Labyrinth of reflections opens at Mohatta Palace -Pakistan Press Foundation (PPF)

Paksitan Press Foundtion

Labyrinth of reflections opens at Mohatta Palace

Pakistan Press Foundation

KARACHI: The much awaited and highly anticipated exhibition ‘Labyrinth of reflections: the art of Rashid Rana 1992 – 2012’ opened at the Mohatta Palace Museum on Sunday.

Expected to run for 12 months, ‘Labyrinth of reflections’ showcases Rana’s works from the past two decades, his growth as a painter in the early days to becoming one of the most celebrated multimedia artists knows for his ‘digital photo mosaics’.

In their detailed notes, curators of the exhibition Nasreen Askari, curator and director of the Mohatta Palace Museum, Naazish Ataullah, former principal of the National College of Arts in Lahore and Fellow of the Beaconhouse National University in Lahore and Hameed Haroon, CEO of the Dawn Media Group and managing trustee of the Mohatta Palace Museum, gave a rundown of the achievements of Rana.

Curating the exhibition proved to be an uphill task, both from the structural as well as the logistical point of view, and Rana proved to be a meticulous and unforgiving taskmaster, said Askari. Meanwhile, Attaullah said that the intention was to present Rana’s work, which is widely acclaimed and generated critical discourse aboard as well as in the country, to a wider Pakistani audience.

Speaking on the occasion, Rana said that he was overwhelmed by the kind of reception he was getting here.

“Back in 1995, when I returned from Boston, I decided that I was not going to be happy with an audience of twenty people. So I deliberately looked at the broader visual culture for inspiration,” he said, commenting on how he aimed for a larger audience and made art more accessible.

On the occasion, Hameed Haroon announced his resignation from the position of Managing Trustee of the Mohatta Palace, adding that he would serve as a board member and would focus on personal endeavours.

In his brief speech, chief guest retired justice Fakhurddin G. Ebrahim urged Pakistanis not to give up hope for a better Pakistan.

“If you do not have hope and do not dream for future, there will be no change,” he said while excitedly saying that “change is coming”.

He said that he had no magic for free and fair elections.

He said: “Your vote is an ‘amanat’. You must go and vote. But don’t just vote for parties, rather vote for good people in those parties,” Ebrahim said while adding that he had great faith in the future generation. He was given a standing ovation on the occasion.

The man and his exhibits

Designed on the lines of a labyrinth, the exhibit is spread on the ground and first floor of the palace and offers an interesting mix of pop culture references and socio-political commentary. Simply put, it will entice you and it will shock you.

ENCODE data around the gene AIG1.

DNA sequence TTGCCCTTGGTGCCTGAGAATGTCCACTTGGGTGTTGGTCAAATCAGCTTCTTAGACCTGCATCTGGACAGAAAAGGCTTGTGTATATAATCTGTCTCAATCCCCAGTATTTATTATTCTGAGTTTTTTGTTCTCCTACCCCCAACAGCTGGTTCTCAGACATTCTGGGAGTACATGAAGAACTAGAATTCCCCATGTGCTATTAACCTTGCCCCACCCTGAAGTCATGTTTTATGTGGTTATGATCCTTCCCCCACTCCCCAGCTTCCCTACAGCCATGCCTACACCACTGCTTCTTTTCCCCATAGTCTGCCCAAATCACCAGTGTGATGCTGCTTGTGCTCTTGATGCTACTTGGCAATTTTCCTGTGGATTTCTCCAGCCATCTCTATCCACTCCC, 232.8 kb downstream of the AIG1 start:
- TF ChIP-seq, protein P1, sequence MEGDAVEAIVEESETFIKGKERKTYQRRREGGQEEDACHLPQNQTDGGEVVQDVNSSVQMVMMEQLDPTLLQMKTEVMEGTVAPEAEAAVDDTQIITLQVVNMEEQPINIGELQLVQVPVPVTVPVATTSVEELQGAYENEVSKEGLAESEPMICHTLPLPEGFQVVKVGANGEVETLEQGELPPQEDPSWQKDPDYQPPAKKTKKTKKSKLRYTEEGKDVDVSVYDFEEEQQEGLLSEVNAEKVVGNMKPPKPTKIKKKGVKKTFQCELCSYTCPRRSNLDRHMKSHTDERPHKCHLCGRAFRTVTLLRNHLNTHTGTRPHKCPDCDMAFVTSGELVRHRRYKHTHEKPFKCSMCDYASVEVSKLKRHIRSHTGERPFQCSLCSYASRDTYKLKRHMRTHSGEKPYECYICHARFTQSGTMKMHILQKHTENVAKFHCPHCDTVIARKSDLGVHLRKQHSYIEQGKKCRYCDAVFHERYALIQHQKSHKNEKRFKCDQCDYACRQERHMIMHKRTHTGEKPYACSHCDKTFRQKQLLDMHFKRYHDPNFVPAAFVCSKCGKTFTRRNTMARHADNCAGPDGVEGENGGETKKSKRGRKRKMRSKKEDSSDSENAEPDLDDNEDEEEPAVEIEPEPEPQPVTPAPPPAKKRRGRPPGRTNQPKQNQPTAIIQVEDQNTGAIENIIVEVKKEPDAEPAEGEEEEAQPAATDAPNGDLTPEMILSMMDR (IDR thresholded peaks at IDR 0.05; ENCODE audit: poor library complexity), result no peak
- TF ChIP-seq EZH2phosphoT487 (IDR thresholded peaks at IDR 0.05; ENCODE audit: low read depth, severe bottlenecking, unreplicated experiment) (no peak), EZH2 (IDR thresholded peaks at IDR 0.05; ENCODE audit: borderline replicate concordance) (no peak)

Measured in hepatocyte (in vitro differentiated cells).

A graduate of the National College of Arts, with a master’s degree from the Massachusetts College of Arts in Boston, Rana is currently heading the fine arts department at the Beaconhouse National University. A detailed note issued by the gallery for describing his work read: “His work poses questions about urban existence, identity, paradoxical truths and traces the changing facets and effects of globalization and also provides a gripping reminder that the images and stimulations that surround us in modern urban culture are deceptively different than what they may seem.”

Seasoned artist and director and curator of the VM Art Gallery Riffat Alvi said that Rana’s exhibit was very different from what Pakistanis were used to seeing. “It is more in touch with modern times and reflects what is happening around us on a greater scale. Its audio-visual appeal reaches out to people at a greater level,” she said.

Often reporting from conflict zones, Indian journalist Barkha Dutt was also present at the exhibition.

Given that the show offered an interesting insight into the psyche of violence and blood and gore that one sees on TV screens on a daily basis, she seemed to be in awe of the pieces. Saying that she has never seen anything like this before, she summed up the works as “absolutely brilliant!”

Explaining his work to retired justice Ebrahim and later holding his hand while escorting him downstairs, Rana showed his softer side that won appreciative glances from those present.

Talking to Dawn, Rana said that he felt overwhelmed by the response at the opening and looked forward to seeing more Pakistanis, particularly Karachiities at the exhibition in the next 12 months.

Must see pieces

‘Mirror Mirror — Identical View I and II’ is an installation that illustrates the deceptive nature of an image. The huge mirror laced installation gives different reflection and allows a subject to be viewed from various angles, giving each reflection a new meaning.

‘Anatomy Lessons’: The biblical story of Judith beheading Holofernes by Caravaggio becomes Rana’s inspiration for this interesting video installation. With 12 channel videos beaming about micro images of bloodshed and violence, the bigger picture shows a graphic account of general Holoferenes being killed by Judith.

‘The Ommatidia’: Photomosaics of pop culture icons, in this case Bollywood heroes, including Shahrukh Khan and Salman Khan as well Hrithik Roshan, the portraits are made up of thumbnails of everyday people.

‘What Lies Between Flesh and Blood — Red Carpets’: Two beautifully composed macro images of hand woven carpets leave one shocked on closer inspection. Taking into account Benazir Bhutto’s murder in 2007, the work showcases the brutality of animal slaughter and the cruelty exhibited towards the silent being in society.

Dawn


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